Burakovsky's two goals lift Capitals to Game 4 win


Burakovsky's two goals lift Capitals to Game 4 win

Instant analysis of the Capitals’ 2-1 win over the New York Rangers Wednesday night at Verizon Center in Game 4 of the Eastern Conference semifnals:

How it happened: One night after Barry Trotz described him as having “boy strength,” 20-year-old rookie Andre Burakovsky flexed his biceps in a big way, scoring the first two playoff goals of his career to provide the Caps with all the offense they needed. Braden Holtby stopped 28 of 29 shots, including a penalty shot by Carl Hagelin with 11:59 remaining in regulation.  

What it means: The Capitals have taken a commanding 3-1 lead in the series, which heads back to MadisonSquareGarden on Friday night for Game 5. If the Caps can close out the series in New York, they will face the winner of the Tampa Bay Lightning-Montreal Canadiens series. The Lightning hold a 3-0 lead in that series.

The Caps have never reached the Eastern Conference Finals since the arrival of Alex Ovechkin.

How the Rangers scored: New York scored first for the sixth time in nine playoff games when Derick Brassard netted his team-high fifth of the season on an odd-man rush with 6:12 gone in the second period. Brassard got a step in front of Capitals defenseman Karl Alzner, took a pass from Marty St. Louis and beat Braden Holtby high over his left shoulder. The goal was the Rangers’ first in five periods against Holtby, who saw his shutout streak end at 100 minutes, 5 seconds, dating back to Game 2.

How the Caps scored: With 3:31 remaining in the second period, Burakovsky found space in the high slot and despite right winger Troy Brouwer calling for a shot on his left, Burakovsky elected to shoot and beat Rangers goaltender Henrik Lundqvist with a tracer over his right shoulder. It was Burakovsky’s first career playoff goal and it came on his third shot of the game and 11th of the playoffs.


On his first shift of the third period Burakovsky struck again just 24 seconds into the period. This time, Brouwer blocked a shot by New York defenseman Ryan McDonagh at the Rangers’ offensive blue line, allowing Burakovsky to beak in alone on Lundqvist. Burakovsky shielded the back-checking McDonagh and beat Lundqvist past his glove with a backhander.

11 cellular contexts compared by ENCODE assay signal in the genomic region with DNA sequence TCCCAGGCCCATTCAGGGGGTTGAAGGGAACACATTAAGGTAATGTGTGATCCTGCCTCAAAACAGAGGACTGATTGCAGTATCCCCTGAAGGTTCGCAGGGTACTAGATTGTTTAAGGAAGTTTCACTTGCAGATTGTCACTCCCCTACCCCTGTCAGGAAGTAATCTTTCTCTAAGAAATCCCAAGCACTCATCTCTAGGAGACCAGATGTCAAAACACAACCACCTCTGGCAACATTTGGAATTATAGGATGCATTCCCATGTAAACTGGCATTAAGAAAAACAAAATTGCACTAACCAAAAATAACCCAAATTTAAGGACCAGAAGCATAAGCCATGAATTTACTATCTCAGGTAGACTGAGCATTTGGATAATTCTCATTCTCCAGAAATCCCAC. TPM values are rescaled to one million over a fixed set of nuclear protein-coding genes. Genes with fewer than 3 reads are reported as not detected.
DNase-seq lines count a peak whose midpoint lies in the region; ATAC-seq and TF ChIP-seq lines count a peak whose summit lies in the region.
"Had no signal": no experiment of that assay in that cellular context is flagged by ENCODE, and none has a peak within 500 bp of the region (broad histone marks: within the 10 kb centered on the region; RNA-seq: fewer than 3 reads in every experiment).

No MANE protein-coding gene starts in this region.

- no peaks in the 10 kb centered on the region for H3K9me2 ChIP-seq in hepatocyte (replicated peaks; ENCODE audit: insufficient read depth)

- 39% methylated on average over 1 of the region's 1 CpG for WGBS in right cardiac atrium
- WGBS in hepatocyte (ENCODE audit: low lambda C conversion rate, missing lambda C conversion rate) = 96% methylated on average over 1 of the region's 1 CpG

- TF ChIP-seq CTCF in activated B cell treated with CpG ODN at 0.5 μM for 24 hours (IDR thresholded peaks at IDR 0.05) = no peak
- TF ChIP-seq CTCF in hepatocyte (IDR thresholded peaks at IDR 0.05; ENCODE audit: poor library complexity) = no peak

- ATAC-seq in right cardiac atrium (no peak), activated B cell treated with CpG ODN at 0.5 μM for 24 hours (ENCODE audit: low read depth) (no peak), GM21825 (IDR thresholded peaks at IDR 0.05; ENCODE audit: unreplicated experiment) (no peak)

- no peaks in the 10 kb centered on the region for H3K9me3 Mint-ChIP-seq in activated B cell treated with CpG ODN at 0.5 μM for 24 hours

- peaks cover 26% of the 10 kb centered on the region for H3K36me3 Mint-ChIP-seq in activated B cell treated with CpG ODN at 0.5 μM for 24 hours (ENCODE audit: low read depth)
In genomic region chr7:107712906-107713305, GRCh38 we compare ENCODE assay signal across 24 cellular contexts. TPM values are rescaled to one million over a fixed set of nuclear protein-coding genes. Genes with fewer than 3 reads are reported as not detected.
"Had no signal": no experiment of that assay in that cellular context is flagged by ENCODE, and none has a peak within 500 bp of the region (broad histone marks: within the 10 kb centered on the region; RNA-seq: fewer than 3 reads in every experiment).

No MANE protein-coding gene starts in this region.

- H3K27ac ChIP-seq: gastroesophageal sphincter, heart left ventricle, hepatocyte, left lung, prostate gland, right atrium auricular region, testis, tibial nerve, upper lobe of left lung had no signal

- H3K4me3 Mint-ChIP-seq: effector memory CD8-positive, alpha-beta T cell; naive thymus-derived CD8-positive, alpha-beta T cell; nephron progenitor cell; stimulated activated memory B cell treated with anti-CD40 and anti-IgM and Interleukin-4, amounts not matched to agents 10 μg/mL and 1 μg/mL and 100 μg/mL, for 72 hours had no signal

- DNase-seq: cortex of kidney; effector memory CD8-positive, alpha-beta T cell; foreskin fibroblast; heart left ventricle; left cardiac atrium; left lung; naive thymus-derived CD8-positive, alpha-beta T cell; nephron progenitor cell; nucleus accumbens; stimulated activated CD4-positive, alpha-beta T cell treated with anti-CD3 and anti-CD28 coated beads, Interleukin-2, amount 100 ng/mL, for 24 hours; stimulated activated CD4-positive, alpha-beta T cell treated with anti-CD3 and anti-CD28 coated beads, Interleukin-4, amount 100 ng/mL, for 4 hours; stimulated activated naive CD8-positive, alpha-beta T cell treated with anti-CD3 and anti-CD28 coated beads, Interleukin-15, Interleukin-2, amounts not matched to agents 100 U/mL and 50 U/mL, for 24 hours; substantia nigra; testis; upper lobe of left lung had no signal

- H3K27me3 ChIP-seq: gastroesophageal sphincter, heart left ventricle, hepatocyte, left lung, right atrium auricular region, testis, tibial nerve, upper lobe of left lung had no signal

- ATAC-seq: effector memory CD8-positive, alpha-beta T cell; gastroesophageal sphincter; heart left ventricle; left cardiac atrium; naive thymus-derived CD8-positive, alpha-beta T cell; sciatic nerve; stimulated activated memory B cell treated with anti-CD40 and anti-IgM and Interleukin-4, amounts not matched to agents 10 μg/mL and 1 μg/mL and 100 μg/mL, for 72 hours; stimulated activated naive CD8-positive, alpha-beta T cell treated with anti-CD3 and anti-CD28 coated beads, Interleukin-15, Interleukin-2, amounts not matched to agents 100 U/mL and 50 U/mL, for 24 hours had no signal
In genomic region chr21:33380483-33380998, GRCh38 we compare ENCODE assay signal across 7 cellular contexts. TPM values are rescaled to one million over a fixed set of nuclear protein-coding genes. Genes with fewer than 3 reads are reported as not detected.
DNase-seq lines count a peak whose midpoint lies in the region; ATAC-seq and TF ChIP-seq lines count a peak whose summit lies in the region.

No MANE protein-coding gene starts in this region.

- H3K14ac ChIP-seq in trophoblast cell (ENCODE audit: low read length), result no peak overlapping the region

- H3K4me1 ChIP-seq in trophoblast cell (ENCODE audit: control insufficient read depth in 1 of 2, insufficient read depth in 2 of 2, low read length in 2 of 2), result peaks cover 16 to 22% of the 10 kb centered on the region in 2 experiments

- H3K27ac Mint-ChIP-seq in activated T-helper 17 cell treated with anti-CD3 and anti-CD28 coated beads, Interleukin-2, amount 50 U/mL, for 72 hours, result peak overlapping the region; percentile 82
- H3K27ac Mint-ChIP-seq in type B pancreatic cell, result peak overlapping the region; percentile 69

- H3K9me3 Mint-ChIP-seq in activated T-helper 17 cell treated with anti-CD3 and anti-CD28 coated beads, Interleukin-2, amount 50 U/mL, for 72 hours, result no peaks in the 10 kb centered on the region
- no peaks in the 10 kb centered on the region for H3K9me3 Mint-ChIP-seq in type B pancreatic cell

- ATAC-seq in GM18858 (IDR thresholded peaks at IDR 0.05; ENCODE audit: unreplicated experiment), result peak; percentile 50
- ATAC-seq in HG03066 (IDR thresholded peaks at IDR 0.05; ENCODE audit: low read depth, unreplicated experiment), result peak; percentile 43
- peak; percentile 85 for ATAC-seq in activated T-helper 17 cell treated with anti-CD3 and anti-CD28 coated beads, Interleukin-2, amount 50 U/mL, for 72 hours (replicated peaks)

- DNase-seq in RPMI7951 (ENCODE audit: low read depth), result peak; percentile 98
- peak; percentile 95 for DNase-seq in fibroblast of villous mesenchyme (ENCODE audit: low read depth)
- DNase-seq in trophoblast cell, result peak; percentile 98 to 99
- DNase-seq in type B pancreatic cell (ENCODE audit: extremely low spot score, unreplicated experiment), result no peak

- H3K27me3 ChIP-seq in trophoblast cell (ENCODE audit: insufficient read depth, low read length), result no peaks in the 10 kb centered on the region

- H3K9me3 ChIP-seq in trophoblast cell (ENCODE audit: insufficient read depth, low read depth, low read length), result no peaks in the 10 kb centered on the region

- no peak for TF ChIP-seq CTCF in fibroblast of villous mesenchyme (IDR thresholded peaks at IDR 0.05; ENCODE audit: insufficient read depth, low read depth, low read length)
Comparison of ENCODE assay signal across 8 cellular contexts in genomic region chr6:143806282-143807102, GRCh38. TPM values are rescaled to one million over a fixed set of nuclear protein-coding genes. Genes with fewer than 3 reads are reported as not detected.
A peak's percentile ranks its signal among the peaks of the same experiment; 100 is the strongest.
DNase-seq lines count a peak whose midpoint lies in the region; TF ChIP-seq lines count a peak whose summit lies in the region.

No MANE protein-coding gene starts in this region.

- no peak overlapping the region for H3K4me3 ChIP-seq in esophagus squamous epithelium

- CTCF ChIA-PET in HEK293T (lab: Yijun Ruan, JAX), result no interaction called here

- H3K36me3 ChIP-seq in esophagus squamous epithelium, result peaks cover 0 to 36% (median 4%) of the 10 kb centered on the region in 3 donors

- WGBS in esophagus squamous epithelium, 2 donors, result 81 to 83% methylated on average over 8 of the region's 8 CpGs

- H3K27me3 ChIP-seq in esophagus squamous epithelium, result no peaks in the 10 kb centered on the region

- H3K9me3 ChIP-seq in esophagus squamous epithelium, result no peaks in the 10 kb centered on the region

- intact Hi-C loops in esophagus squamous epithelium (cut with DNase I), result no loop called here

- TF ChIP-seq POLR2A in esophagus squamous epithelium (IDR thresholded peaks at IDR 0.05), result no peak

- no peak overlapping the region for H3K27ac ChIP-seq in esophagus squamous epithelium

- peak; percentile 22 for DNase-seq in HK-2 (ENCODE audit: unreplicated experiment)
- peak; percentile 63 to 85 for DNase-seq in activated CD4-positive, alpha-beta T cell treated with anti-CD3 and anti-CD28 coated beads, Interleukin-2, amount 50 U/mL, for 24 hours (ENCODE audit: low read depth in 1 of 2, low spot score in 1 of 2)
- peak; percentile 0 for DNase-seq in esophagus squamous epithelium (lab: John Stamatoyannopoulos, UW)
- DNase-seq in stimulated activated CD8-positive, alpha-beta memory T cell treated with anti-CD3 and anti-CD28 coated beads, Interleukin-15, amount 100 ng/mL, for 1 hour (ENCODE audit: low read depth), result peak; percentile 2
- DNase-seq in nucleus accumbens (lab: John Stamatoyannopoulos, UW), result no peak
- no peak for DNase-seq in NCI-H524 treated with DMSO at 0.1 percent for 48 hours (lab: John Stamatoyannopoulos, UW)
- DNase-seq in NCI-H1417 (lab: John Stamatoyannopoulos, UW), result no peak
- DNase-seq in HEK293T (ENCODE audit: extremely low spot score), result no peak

Save of the game: The game’s most pivotal moment came with just under 12 minutes remaining in regulation when Holtby stoned Rangers left wing Carl Hagelin on a penalty shot. Hagelin was awarded the shot after Caps defenseman Mike Green hooked him from behind and took away a scoring chance on a clean breakaway. With a chance to tie the game, Hagelin weaved in on Holtby and went forehand to backhand. But Holtby stayed with him and snatched Hagelin’s backhander with his catching glove.

Hit of the game: In the first period, Tom Wilson plastered his old junior teammate, J.T. Miller into the glass, then had a few choice words for his good friend.

Fight night: Caps defenseman Tim Gleason had his left eye bloodied in a third-period fight with Tanner Glass, just a coupel seconds after Gleason was checked into the Caps’ goal post by James Sheppard.

They don’t know Jack: Despite his role in the Capitals’ turnaround this season, coach Barry Trotz was passed over in Jack Adams award voting for NHL Coach of the Year voting. His replacement in Nashville, Peter Laviolette, is a finalist, along with Rangers coach Alain Vigneault and Flames coach Bob Hartley.  Members of the NHL Broadcasters’ Association vote for the Jack Adams.